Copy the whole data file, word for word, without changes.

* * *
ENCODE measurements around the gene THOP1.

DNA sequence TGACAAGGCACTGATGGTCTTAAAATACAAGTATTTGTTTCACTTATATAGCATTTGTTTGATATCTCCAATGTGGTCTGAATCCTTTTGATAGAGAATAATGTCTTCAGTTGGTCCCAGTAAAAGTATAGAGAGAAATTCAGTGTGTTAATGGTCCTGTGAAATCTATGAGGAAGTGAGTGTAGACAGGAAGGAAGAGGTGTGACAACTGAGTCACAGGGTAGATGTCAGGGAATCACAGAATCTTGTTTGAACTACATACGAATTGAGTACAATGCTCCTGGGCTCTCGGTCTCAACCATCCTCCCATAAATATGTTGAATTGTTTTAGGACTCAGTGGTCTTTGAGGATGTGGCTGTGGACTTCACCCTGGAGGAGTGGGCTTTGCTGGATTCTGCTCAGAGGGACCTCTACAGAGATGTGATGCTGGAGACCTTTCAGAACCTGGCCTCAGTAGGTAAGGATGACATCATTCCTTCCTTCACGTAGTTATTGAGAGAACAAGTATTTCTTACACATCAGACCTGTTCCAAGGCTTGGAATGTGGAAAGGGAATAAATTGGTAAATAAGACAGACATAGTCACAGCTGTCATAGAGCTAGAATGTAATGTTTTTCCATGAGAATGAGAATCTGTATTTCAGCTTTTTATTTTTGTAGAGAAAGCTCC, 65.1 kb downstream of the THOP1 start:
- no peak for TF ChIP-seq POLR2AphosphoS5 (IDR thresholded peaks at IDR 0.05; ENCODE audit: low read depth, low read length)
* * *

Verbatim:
ENCODE measurements around the gene THOP1.

DNA sequence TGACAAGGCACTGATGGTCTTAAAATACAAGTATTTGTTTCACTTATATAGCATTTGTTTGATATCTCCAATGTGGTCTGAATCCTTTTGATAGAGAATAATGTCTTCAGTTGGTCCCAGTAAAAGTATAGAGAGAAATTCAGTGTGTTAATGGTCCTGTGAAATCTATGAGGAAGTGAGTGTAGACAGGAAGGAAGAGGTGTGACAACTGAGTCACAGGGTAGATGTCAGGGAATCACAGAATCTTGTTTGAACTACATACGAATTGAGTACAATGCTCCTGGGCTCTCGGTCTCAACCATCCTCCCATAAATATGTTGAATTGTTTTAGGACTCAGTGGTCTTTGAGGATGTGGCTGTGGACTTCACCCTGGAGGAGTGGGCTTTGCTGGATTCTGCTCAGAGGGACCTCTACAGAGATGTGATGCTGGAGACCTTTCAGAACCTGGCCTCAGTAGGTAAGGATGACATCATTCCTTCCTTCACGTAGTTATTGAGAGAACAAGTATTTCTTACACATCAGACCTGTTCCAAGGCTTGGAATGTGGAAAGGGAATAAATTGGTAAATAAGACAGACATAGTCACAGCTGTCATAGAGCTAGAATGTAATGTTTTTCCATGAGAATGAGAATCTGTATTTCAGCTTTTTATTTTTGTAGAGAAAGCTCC, 65.1 kb downstream of the THOP1 start:
- no peak for TF ChIP-seq POLR2AphosphoS5 (IDR thresholded peaks at IDR 0.05; ENCODE audit: low read depth, low read length)